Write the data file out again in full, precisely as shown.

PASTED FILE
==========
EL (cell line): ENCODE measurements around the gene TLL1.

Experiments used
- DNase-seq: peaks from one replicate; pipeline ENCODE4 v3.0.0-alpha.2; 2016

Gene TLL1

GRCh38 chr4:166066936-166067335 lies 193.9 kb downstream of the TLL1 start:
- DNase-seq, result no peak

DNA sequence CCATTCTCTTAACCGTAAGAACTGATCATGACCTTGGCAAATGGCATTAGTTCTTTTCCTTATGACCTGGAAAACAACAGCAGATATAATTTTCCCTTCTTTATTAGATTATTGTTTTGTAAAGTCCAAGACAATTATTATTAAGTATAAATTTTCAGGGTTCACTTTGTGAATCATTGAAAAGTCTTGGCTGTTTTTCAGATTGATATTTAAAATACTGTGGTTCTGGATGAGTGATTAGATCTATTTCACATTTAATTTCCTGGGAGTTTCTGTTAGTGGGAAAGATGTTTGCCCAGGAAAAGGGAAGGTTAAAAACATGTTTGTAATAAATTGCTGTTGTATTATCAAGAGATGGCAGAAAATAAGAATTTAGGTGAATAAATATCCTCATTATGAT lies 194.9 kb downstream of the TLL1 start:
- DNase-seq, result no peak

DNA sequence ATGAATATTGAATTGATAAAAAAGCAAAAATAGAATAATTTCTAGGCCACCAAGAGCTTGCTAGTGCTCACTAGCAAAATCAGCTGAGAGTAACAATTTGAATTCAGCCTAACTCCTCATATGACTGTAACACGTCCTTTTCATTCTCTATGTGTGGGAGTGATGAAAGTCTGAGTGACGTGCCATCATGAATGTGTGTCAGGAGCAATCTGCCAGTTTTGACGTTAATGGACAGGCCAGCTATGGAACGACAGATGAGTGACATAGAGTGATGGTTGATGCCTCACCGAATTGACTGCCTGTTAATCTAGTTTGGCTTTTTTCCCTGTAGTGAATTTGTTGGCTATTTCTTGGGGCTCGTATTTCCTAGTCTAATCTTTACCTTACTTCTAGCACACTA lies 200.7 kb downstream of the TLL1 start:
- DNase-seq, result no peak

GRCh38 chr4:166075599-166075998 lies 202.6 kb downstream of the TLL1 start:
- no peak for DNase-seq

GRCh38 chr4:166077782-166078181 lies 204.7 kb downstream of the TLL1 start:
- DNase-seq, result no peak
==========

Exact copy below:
EL (cell line): ENCODE measurements around the gene TLL1.

Experiments used
- DNase-seq: peaks from one replicate; pipeline ENCODE4 v3.0.0-alpha.2; 2016

Gene TLL1

GRCh38 chr4:166066936-166067335 lies 193.9 kb downstream of the TLL1 start:
- DNase-seq, result no peak

DNA sequence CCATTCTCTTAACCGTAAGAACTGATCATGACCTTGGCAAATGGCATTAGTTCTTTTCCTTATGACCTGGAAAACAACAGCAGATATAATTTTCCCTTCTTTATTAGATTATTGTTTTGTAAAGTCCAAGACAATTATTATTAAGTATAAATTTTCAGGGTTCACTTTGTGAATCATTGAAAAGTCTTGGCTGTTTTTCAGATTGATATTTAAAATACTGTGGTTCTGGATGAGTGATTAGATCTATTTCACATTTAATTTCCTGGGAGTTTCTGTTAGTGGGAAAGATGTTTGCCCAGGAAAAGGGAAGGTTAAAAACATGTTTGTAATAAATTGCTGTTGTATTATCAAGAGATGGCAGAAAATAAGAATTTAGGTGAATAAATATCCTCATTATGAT lies 194.9 kb downstream of the TLL1 start:
- DNase-seq, result no peak

DNA sequence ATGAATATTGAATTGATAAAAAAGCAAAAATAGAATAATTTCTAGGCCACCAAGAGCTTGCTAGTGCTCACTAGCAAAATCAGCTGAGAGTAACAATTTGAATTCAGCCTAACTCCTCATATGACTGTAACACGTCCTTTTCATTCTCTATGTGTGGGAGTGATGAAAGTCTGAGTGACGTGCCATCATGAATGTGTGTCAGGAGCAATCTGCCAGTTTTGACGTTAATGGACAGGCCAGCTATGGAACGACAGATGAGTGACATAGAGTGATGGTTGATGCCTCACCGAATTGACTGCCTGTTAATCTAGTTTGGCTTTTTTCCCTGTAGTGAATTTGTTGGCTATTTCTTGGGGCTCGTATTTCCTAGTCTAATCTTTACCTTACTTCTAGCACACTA lies 200.7 kb downstream of the TLL1 start:
- DNase-seq, result no peak

GRCh38 chr4:166075599-166075998 lies 202.6 kb downstream of the TLL1 start:
- no peak for DNase-seq

GRCh38 chr4:166077782-166078181 lies 204.7 kb downstream of the TLL1 start:
- DNase-seq, result no peak